Yes, rates are low. And if you are paying over 6% on your mortgage, you should probably look into refinancing and saving some money. However, not everyone who could benefit from refinancing will be able to do so. Here are three reasons you may not be able to refinance--and what you can do about them.

Featured Home Equity Loan Provider
    • Get your Free Quote in Minutes!
    • Lenders Compete for your Business
    • Lock in a Low Fixed Rate Before Rates Increase!
    • Do you have the Lowest Rate Possible? Find Out Instantly!

I. Your Mortgage Is a Stated Income Loan
Many people chose stated income mortgages in the past, for many reasons. Some had businesses that were making a lot more money than they had done in the past--and conventional underwriting would not allow them to count all of that income. Others had businesses with very long cycles, like property developers--a lot of money goes out for a long time before the profits come in, and normal underwriting isn't equipped to deal with it properly. Some people have income that is hard to prove--ever try to get canceled support checks from an uncooperative ex? Finally, some were just "optimistic" about their income and, um, "exaggerated" it to get a bigger house--and a big payment that they're stuck with now.

But whatever your reasons for taking out a stated income mortgage, you won't be able to refinance with one. For now, those programs are rare-to-non-existent. What can you do? If you get support income, make copies of every check when you get it, and deposit it separately from any other funds. If you have business income, keep very careful records, and in time your financial statements should reflect your cash flows. Make sure that your tax returns show all of your income. And you can always amend your previous returns too. Even to get a loan modification, you have to prove your income--start bringing your finances in line now.

II. Your Property Value Has Tanked
You bought your home with a solid down payment, and expected its value to grow over time. But so far, its value has dropped instead, and your down payment went into a black hole somewhere. You don't have enough equity to refinance, and it's frustrating--you could save a lot of money if you could just get the interest rate down.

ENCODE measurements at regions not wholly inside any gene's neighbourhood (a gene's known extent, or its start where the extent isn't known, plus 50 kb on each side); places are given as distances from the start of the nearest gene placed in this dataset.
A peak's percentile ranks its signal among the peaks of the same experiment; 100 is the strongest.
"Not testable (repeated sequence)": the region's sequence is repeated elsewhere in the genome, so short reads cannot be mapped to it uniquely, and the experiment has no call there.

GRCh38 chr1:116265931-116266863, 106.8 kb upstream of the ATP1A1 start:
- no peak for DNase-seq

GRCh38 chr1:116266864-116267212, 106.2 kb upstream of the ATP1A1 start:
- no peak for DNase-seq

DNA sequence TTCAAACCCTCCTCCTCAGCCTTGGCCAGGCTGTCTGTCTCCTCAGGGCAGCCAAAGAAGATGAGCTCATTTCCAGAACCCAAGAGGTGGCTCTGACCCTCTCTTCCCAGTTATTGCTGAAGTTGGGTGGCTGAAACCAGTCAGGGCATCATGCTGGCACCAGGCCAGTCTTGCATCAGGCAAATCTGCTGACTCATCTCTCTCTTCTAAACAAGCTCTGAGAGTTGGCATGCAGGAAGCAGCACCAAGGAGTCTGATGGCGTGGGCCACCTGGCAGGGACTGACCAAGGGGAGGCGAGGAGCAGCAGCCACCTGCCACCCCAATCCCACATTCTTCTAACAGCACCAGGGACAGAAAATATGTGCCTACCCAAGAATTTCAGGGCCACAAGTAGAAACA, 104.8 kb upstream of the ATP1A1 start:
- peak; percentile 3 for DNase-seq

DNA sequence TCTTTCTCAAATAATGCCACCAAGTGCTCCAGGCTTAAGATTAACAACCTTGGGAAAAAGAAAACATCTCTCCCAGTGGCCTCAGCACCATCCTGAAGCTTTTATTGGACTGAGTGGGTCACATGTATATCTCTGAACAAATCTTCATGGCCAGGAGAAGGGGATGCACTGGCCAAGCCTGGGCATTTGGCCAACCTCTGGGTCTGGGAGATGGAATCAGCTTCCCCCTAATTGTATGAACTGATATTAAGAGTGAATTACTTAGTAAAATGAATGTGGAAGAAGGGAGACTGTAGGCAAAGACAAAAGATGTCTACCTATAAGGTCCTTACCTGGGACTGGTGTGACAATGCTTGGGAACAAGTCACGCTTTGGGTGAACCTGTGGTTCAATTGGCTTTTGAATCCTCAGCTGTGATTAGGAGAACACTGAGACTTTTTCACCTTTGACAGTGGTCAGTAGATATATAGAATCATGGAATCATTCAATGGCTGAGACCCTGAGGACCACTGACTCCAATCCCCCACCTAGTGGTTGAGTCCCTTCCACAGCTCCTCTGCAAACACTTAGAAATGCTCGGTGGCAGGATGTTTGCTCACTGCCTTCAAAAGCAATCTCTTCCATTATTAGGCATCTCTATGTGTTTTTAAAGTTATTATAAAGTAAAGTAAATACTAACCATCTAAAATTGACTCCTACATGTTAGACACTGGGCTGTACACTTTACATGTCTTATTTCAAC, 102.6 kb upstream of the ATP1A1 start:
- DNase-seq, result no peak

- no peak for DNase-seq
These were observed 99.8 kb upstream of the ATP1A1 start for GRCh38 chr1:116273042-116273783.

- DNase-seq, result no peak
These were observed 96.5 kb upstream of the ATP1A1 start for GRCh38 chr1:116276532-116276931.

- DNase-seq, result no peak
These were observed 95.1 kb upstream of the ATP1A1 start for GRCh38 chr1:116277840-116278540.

Have you tried playing the HARP? The Home Affordable Refinance Program was designed to help people with your problem get a refinance. If your current mortgage is with Fannie Mae or Freddie Mac (click HERE to see if it is) and the property is a one to four unit home and is your primary residence, you can refinance up to 125% of its current value. And if you didn't need mortgage insurance when you bought your home, you won't need it now. If you currently have mortgage insurance, you need the same coverage that you currently have. The challenge is that MI companies are reluctant to write these policies; you will have to get your current policy holder to rewrite it.

III. Your Credit Is a Mess (and Underwriters Are Pickier!)
You were able to get your loan approved before (barely) but since then you may have lost a job, had a medical crisis, or your credit lines were cut just when you needed extra cash for an emergency. Anyway, your credit score is at a lowly 600, just when lenders have raised their minimums to 700. You can't qualify for a better loan right now. Except maybe you can. FHA lenders are still making loans--to 96.5% of your home's value (85% for cash out refinancing). You'll have to prove that you have enough income, and any financial difficulties need to have been put behind you, but a 600 credit score won't stop you from getting an FHA refinance. Check to see if your loan amount falls within FHA loan limits in your area.

If you can't refinance now and are barely hanging onto your home, modification may be the answer. Even if you don't qualify under the Home Affordable Modification Program (HAMP), your lender may work with you to keep you out of foreclosure. Call your lender and plan to hang in there for some time. Here are the rules that some lenders use when determining if they are going to help you out.

  1. You have to prove your income and declare your assets. Just like qualifying for a home loan, you have to qualify for a modification. If your mortgage payment isn't more than 31% of your gross income, you won't get a modification. If you have any assets like investment accounts, or even retirement money, you'll have to use them to keep up with your mortgage payments before you'll get help from your lender.
  2. If you have equity in your home, you are less likely to get a modification. If a lender can recoup its money by foreclosing, it will probably choose to do so. But if you have equity, perhaps selling or refinancing is a viable option.
  3. You have to have enough income to make a modified payment. If you are unemployed or underemployed, and dropping your interest rate to 2%, stretching out your loan term to 40 years, and even reducing the principal to no less than the proprty is worth won't get your payment down to 31% of your gross income, the lender is likely to cut its losses and foreclose.

For those who can't refinance and can't get a modification, credit counseling or bankruptcy are options. If you could make your housing payments but not your other payments, and they aren't tax debt, child support, or things like government-backed student loans, you might be able to get yourself out of trouble with a Chapter 7 or 13 filing. Check with a reputable attorney or credit counseling service to find out.